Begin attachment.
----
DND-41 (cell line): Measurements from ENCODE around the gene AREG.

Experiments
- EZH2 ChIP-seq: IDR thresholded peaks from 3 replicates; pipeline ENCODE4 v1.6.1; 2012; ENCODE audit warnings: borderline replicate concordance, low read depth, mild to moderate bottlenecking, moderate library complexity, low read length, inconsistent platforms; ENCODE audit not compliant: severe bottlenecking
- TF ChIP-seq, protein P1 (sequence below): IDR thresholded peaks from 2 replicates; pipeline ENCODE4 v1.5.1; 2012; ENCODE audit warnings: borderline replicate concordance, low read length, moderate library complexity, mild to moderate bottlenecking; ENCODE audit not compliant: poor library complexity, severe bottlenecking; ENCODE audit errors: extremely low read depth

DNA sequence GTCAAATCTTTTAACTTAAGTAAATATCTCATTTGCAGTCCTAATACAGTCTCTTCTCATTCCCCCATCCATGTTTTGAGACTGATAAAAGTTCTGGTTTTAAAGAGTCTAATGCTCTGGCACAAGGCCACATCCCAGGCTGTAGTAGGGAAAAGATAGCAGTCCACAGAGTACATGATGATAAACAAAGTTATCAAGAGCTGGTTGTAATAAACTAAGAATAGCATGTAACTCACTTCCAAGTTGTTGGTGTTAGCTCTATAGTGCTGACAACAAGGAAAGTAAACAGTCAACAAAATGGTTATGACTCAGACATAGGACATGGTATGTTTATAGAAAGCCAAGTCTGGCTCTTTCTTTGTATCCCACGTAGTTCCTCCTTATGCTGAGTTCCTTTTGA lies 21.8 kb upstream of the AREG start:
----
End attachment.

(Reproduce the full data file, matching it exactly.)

DND-41 (cell line): Measurements from ENCODE around the gene AREG.

Experiments
- EZH2 ChIP-seq: IDR thresholded peaks from 3 replicates; pipeline ENCODE4 v1.6.1; 2012; ENCODE audit warnings: borderline replicate concordance, low read depth, mild to moderate bottlenecking, moderate library complexity, low read length, inconsistent platforms; ENCODE audit not compliant: severe bottlenecking
- TF ChIP-seq, protein P1 (sequence below): IDR thresholded peaks from 2 replicates; pipeline ENCODE4 v1.5.1; 2012; ENCODE audit warnings: borderline replicate concordance, low read length, moderate library complexity, mild to moderate bottlenecking; ENCODE audit not compliant: poor library complexity, severe bottlenecking; ENCODE audit errors: extremely low read depth

DNA sequence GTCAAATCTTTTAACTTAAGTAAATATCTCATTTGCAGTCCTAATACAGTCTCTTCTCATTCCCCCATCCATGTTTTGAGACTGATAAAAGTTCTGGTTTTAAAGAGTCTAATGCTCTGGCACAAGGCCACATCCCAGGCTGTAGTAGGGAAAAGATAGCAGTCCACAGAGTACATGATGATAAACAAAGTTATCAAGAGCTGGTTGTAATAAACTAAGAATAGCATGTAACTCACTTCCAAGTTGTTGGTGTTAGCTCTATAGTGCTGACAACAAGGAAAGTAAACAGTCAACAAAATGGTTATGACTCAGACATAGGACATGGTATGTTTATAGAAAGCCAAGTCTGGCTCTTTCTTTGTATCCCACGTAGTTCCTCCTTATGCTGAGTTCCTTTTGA lies 21.8 kb upstream of the AREG start: